Negotiating around the world is, contrary to popular belief, not much different from negotiating in the U.S. While there are cultural differences to take into account, most of the same principles and skills apply. For example, the importance of preparing in advance for questions that may arise, the value of having alternatives in mind, and the impact of anchoring all apply to negotiations in any country or culture.
The few differences that do exist are more about being respectful of the other culture than they are about adjusting negotiation strategies. Be who you are, but keep these six adjustments in mind the next time you negotiate with other cultures:
However, in some cultures, talking about your personal life may be viewed as a negative. Some view it as wasting time. For others, it may even erode their trust in you, as it may be seen as mischievous. Be aware of what you may be inclined to say and be ready to adopt a more conservative stance until you see how others are interacting.
In Asia, it works a little differently. For example, if there were three vendors vying for an Asian company’s business, each vendor would get its turn. They would be concerned about offending vendors and would want to treat them all fairly. Keeping all the vendors happy is the goal. In Asia, the relationship is the driver; in the U.S., however, the deal goes to the vendor that’s the best fit with the best price. There’s more focus on getting the deal done versus nurturing the relationship.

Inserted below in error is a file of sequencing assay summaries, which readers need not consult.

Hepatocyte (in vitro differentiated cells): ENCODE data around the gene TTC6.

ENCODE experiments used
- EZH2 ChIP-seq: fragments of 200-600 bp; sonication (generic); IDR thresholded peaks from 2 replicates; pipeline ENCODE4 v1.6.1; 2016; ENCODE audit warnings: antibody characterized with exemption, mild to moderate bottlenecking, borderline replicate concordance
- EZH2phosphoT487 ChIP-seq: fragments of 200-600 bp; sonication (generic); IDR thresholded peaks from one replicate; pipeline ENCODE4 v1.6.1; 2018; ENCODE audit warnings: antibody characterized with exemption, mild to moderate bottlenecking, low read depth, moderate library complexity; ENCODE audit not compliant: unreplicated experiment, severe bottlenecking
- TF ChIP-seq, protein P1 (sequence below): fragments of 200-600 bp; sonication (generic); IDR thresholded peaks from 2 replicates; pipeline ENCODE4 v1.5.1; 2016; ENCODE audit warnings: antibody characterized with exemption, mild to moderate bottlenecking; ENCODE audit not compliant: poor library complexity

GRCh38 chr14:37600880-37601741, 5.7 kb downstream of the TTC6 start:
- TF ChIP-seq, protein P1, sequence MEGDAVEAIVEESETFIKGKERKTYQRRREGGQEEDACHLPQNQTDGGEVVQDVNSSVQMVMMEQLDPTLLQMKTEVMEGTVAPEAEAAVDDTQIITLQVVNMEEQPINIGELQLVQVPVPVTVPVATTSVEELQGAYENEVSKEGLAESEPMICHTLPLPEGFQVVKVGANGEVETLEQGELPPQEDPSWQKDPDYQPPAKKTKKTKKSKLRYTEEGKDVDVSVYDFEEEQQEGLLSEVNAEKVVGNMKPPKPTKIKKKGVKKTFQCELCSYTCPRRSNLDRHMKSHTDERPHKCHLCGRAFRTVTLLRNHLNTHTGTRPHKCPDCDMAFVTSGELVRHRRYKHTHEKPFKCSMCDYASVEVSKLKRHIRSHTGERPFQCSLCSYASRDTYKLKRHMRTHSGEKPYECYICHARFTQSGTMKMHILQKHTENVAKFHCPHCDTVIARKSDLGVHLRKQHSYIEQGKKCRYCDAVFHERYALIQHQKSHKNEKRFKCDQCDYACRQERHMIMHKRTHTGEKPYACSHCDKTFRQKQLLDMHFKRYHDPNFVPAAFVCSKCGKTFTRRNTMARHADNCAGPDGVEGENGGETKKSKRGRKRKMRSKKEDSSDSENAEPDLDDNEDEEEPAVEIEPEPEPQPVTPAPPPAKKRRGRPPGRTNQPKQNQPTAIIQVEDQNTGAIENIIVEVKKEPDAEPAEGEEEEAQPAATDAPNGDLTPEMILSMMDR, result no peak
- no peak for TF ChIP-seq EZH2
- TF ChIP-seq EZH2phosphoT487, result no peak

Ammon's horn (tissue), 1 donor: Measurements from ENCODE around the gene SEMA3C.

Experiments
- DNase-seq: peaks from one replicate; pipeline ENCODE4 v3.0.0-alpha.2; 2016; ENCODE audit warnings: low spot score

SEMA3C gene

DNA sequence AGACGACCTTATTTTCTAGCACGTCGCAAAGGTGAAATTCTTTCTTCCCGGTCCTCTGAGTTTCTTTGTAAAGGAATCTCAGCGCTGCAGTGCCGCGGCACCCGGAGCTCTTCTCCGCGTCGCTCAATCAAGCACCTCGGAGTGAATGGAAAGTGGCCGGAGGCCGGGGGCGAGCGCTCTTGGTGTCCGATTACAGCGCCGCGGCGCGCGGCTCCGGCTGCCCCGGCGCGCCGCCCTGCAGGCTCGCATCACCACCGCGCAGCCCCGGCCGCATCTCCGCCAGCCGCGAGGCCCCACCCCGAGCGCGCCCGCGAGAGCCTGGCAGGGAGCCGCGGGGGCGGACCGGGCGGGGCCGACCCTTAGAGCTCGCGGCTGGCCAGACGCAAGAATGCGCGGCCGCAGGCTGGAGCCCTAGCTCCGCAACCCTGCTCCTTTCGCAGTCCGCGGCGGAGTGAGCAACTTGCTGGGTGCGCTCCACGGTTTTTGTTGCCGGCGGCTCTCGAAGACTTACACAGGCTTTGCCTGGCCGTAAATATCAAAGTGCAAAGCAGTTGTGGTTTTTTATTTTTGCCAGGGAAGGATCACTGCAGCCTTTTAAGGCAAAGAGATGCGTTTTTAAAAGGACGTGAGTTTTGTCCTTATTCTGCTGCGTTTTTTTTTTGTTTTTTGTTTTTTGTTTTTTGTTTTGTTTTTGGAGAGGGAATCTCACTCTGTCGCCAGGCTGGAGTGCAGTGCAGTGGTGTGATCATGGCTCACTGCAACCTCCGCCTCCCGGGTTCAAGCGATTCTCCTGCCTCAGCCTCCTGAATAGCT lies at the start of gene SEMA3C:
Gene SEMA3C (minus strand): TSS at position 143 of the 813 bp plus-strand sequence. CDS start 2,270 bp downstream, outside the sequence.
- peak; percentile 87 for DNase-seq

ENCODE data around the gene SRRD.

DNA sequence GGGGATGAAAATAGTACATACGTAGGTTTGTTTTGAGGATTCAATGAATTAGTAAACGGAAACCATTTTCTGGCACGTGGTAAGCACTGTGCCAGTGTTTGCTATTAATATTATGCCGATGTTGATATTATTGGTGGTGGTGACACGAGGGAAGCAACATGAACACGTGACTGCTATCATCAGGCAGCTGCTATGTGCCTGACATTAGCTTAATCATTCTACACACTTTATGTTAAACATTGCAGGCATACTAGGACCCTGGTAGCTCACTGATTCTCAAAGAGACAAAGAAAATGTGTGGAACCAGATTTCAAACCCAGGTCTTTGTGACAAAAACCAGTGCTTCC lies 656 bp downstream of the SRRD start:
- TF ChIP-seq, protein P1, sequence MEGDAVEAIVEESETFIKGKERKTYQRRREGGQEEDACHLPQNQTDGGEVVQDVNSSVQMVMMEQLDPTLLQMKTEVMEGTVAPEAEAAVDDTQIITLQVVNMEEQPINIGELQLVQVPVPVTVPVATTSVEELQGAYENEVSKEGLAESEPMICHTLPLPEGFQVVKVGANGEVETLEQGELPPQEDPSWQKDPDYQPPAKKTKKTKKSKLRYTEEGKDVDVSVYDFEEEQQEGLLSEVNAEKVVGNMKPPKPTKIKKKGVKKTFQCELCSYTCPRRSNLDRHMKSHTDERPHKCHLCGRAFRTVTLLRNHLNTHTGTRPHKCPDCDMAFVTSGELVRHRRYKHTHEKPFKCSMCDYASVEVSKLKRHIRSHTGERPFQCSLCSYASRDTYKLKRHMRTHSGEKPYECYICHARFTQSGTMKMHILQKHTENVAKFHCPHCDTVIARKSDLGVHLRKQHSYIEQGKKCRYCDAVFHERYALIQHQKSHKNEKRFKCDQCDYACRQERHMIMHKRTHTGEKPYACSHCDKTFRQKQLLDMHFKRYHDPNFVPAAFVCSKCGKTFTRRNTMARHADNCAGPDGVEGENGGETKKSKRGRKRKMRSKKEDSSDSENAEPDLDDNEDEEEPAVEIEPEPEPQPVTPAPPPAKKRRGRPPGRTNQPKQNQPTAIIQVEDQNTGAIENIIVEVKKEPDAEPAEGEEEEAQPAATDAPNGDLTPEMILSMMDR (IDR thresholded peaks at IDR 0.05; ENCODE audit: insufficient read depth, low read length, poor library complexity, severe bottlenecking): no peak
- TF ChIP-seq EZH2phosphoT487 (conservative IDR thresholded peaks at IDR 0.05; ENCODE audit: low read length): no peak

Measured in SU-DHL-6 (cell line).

It can be difficult to negotiate with a tough businessperson if you’re used to taking a weaker stance. It makes the weaker party much more vulnerable if he or she isn’t prepared to deal with someone who’s more direct. It’s also important to remember that tough negotiators aren’t being “mean.” It’s business, not personal.
Some cultures may be more inclined to use their hands or raise their voices when they speak. This doesn’t indicate disrespect – it represents that they express emotion differently.
While many things remain the same regardless of where in the world you’re conducting business, being aware of the subtleties that affect negotiations may mean the difference between landing the deal and wondering where you may have gone wrong.
As a master facilitator for SNI, Chip Tames has trained companies of all sizes around the world, including several Fortune 50 companies. Before SNI, he was a sales manager for Dale Carnegie.